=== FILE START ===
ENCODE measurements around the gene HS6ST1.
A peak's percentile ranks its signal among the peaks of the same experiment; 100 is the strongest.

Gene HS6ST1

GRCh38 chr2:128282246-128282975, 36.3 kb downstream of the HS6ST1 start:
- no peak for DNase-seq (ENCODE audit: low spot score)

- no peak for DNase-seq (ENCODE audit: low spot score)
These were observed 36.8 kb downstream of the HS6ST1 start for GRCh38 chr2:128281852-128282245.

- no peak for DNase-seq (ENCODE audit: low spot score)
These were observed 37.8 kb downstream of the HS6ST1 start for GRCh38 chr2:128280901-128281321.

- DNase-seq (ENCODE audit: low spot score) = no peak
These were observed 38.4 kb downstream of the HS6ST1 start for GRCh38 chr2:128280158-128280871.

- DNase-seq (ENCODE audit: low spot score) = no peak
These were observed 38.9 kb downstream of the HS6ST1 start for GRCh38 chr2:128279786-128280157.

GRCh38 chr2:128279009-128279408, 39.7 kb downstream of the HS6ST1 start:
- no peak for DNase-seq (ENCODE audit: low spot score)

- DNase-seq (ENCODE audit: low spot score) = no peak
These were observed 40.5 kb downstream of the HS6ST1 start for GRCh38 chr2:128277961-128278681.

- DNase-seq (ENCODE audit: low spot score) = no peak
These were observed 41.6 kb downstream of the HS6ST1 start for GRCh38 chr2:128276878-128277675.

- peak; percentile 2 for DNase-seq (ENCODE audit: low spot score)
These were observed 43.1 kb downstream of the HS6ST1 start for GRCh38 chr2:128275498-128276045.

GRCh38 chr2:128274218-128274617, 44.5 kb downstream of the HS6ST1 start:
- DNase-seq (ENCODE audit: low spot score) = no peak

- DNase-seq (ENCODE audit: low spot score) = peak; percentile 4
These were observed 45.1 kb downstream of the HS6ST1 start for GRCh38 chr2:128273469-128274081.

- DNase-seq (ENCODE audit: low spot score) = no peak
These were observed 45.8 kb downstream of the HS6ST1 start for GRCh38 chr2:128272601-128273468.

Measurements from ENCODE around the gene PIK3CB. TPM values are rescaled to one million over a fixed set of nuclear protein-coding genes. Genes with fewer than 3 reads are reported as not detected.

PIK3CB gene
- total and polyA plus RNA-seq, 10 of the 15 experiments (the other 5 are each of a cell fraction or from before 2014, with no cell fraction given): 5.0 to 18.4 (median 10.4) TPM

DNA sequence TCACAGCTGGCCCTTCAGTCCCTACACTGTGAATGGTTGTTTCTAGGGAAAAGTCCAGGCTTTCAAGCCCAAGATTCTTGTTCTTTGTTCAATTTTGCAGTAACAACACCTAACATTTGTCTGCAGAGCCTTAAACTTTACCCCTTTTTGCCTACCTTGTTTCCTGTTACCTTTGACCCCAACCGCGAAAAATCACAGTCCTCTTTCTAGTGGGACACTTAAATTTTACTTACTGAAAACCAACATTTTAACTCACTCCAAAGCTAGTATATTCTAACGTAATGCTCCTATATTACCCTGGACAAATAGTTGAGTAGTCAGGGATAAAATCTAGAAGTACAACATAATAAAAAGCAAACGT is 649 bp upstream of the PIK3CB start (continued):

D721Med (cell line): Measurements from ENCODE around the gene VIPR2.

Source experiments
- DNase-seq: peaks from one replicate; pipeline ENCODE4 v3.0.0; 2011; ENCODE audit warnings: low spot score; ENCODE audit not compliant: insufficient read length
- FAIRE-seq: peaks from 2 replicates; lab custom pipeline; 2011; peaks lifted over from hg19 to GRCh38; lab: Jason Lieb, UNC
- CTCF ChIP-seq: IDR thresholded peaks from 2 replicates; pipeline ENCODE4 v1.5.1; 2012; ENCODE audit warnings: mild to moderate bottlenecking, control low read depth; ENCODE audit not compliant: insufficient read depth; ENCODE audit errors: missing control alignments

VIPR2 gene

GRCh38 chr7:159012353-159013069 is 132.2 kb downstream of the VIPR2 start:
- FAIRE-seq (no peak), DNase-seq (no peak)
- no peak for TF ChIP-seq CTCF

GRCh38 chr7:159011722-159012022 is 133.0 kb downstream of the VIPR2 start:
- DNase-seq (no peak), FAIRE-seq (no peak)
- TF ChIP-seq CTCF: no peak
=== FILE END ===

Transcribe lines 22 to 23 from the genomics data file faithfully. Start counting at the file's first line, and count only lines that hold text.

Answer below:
GRCh38 chr2:128274218-128274617, 44.5 kb downstream of the HS6ST1 start:
- DNase-seq (ENCODE audit: low spot score) = no peak